Task force pleads Tenth
Lawmakers seek to keep mandates at bay
WASHINGTON — Violation of the Constitution. Massive, hostile takeover. A dangerous situation.
Tenth Amendment enthusiasts are sounding an alarm not as old as “The British are coming!” but one heard many times in America’s history.
These enthusiasts are worried about keeping marauding hordes of federal mandates at bay. San Angelo Congressman Mike Conaway and Abilene Congressman Randy Neugebauer are among 10 conservative House Republicans who recently formed the Tenth Amendment Task Force to do just that.
“We are pretty fierce defenders of the Tenth Amendment,” Conaway said.
In case you’ve forgotten high school government class, the Tenth Amendment basically says, whatever powers the Constitution doesn’t give to the federal government or bar the states from having belong to the states or the people.
This idea — powers divvied up between a central government and states — is also known as “federalism.” The task force’s stance sounds familiar from way back to a pair of experts on federalism and the law.
Politicians have raised those same concerns, when convenient, going back to debates about slavery in the 1800s and civil rights in the 1960s, said the experts from Washington-based George Washington University.
“It’s a rare politician, I find, who has a real commitment to federalism,” Jonathan R. Siegel, a GWU law professor, said.
It’s a great idea to consider how the federal government’s actions affect states, Siegel said.
“I think what’s really happening is when people are against something the federal government wants to do, suddenly they’re all interested in states’ rights,” Siegel said. “When they support what the federal government wants to do, suddenly they don’t care so much.”
Republicans have sought a federal law requiring all states to recognize certain gun permits issued by other states, Siegel said. They also wanted a constitutional amendment defining marriage.
Democrats have historically supported federal action, GWU constitutional law professor Peter J. Smith said in a separate telephone interview. But the left protested the No Child Left Behind Act, saying it shackled states’ educational process.
It’s no secret Republicans hope to gain control of the House through midterm elections. Back in the 1990s, when Republicans retook the House, they ran in part on a platform of giving power back to the states, Smith said.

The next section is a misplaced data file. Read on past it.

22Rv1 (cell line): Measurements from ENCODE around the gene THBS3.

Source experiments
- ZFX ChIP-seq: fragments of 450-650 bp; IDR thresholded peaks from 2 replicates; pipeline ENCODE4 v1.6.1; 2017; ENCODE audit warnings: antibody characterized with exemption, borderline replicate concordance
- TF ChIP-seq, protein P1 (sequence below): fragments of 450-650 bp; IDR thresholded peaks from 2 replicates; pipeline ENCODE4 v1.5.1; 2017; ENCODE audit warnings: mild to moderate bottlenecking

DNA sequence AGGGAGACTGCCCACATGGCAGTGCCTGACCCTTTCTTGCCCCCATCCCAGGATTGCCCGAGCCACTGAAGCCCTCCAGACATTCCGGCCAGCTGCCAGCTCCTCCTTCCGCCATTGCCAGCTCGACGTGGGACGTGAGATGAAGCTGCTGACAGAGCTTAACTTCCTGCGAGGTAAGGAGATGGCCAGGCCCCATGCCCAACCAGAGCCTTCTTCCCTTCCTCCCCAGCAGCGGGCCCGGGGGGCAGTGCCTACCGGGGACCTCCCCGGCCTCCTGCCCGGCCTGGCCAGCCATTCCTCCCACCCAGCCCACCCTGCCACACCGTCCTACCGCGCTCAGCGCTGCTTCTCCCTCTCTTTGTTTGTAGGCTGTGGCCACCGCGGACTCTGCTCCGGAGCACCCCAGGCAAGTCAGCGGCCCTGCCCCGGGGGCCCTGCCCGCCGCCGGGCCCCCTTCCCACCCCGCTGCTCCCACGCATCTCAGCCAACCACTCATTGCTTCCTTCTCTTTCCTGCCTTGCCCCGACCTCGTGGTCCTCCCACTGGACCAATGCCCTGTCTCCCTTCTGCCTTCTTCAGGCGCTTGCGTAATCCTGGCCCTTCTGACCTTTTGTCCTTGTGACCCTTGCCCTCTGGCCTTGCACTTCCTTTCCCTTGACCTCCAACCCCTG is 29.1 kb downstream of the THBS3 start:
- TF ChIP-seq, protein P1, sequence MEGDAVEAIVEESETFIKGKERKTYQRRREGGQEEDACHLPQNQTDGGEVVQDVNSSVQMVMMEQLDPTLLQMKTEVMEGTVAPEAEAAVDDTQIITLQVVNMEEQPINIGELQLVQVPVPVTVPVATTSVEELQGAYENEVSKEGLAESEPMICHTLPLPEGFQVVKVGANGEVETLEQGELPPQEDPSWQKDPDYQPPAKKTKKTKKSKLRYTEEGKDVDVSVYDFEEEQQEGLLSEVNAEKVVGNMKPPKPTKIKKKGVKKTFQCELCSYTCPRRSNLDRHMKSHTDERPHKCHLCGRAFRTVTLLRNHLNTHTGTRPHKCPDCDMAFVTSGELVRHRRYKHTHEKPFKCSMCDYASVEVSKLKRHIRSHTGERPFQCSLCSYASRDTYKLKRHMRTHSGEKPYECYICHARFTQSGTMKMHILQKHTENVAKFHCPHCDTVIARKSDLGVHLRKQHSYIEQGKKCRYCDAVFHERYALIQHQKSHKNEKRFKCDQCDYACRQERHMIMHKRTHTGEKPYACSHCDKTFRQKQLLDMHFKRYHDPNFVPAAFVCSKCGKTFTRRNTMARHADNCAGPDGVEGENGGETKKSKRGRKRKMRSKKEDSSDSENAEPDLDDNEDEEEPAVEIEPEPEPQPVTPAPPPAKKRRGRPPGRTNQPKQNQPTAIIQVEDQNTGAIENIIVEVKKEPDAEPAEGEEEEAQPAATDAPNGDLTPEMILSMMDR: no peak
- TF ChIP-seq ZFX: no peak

“Then they proceeded after taking office to propose nationalizing all tort law and regulating abortion from the federal level,” he said.
Conaway doesn’t appear to be a fan of nationalizing anything. The Midland Republican said the task force could make a difference by educating the public about the Tenth Amendment.
“The Tenth Amendment idea is very powerful in and of itself, and so the more people who know it and understand it, then the easier it will be to help avoid violations of it,” Conaway said.
The task force’s concerns should resonate with Tea Party supporters who call for limited government and with others, including the Tenth Amendment Center’s proponents.
The self-styled “national think tank” and activism promoter has a Texas contingent headed by state coordinator Brian Roberts, a 38-year-old Dallas-area entrepreneur who runs a software company.
Roberts is firm about states’ power, but he’s not a secessionist.
“If states individually are able to do what they need to do, there’s absolutely no reason for secession at all,” Roberts said.
For Neugebauer, health care reform mandating Americans must buy insurance or pay a penalty sounded an alarm.
“Many members, including myself, are very concerned about this massive hostile takeover by the government of the liberties and freedoms of the American people,” the Republican from Lubbock said.
McMurry University political science professor Paul Fabrizio said the goal of the task force is admirable. Clearly, the Abilene-based professor said, the balance of federalism has been moving toward the federal government for a long time. “It’s what we call creeping federalism, and some would argue it’s now galloping federalism with more and more power going to the federal government,” Fabrizio said.
The federal government’s power is growing because the American people and the states are willing to accept federal money spent on their behalf, Fabrizio said.
“That’s the part of the equation that I think people aren’t talking about."
People don’t want the federal government in their lives, but they want the federal government’s money, he said.
“I would imagine that most people in Abilene want Dyess Air Force Base here,” Fabrizio said. “They want the spending that comes from that.”
Social Security payments, farm subsidies and federal stimulus funds are all from the federal government.
“The crushing reality that we all face is that the federal government has money, which it basically prints, and so to accomplish things, we need its help,” Fabrizio said.